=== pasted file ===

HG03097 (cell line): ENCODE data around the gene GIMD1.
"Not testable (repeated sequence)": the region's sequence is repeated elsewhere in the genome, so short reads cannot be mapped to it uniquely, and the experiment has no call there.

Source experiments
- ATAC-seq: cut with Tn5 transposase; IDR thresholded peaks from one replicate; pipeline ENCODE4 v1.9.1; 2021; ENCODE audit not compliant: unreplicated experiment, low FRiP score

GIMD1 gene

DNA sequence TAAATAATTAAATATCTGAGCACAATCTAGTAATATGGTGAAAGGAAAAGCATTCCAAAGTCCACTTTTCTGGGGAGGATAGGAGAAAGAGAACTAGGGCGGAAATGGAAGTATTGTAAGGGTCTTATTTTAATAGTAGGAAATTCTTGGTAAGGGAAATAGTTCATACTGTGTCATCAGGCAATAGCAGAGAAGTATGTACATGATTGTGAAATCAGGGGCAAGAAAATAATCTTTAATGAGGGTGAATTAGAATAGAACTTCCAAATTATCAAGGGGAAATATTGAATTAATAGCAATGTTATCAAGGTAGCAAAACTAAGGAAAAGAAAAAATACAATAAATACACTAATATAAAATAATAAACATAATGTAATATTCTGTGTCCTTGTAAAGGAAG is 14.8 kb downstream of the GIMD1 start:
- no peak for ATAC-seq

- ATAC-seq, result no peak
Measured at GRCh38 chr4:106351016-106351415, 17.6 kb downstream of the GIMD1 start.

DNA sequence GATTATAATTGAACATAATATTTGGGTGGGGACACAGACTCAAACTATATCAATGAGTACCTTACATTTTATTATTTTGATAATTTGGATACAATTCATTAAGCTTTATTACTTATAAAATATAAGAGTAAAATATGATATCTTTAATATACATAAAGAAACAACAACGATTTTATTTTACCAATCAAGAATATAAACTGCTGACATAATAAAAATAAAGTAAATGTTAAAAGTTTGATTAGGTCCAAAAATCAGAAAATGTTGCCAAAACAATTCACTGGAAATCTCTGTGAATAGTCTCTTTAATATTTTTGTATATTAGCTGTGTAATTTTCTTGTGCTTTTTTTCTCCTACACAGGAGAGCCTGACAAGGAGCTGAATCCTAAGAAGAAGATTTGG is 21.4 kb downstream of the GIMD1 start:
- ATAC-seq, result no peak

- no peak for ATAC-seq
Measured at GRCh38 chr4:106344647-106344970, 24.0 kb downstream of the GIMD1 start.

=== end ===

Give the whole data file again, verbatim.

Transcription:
HG03097 (cell line): ENCODE data around the gene GIMD1.
"Not testable (repeated sequence)": the region's sequence is repeated elsewhere in the genome, so short reads cannot be mapped to it uniquely, and the experiment has no call there.

Source experiments
- ATAC-seq: cut with Tn5 transposase; IDR thresholded peaks from one replicate; pipeline ENCODE4 v1.9.1; 2021; ENCODE audit not compliant: unreplicated experiment, low FRiP score

GIMD1 gene

DNA sequence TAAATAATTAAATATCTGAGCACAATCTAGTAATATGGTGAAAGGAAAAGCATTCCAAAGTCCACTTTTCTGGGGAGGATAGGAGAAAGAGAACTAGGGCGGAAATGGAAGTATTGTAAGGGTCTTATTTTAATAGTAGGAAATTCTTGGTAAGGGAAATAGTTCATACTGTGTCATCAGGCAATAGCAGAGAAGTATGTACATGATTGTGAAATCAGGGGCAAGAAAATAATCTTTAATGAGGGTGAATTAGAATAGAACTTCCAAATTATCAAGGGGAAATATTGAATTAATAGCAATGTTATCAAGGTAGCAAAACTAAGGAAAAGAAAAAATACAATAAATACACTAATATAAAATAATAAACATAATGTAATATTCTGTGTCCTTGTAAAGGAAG is 14.8 kb downstream of the GIMD1 start:
- no peak for ATAC-seq

- ATAC-seq, result no peak
Measured at GRCh38 chr4:106351016-106351415, 17.6 kb downstream of the GIMD1 start.

DNA sequence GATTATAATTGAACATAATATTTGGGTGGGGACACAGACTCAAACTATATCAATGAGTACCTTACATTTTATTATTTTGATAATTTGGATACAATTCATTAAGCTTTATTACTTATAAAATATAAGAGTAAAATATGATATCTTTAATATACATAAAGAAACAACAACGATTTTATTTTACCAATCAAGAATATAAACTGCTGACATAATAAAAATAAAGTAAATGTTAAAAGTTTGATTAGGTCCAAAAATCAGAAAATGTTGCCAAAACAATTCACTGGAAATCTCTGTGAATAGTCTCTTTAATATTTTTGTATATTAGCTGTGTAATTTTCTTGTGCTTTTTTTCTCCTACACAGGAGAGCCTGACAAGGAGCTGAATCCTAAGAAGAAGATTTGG is 21.4 kb downstream of the GIMD1 start:
- ATAC-seq, result no peak

- no peak for ATAC-seq
Measured at GRCh38 chr4:106344647-106344970, 24.0 kb downstream of the GIMD1 start.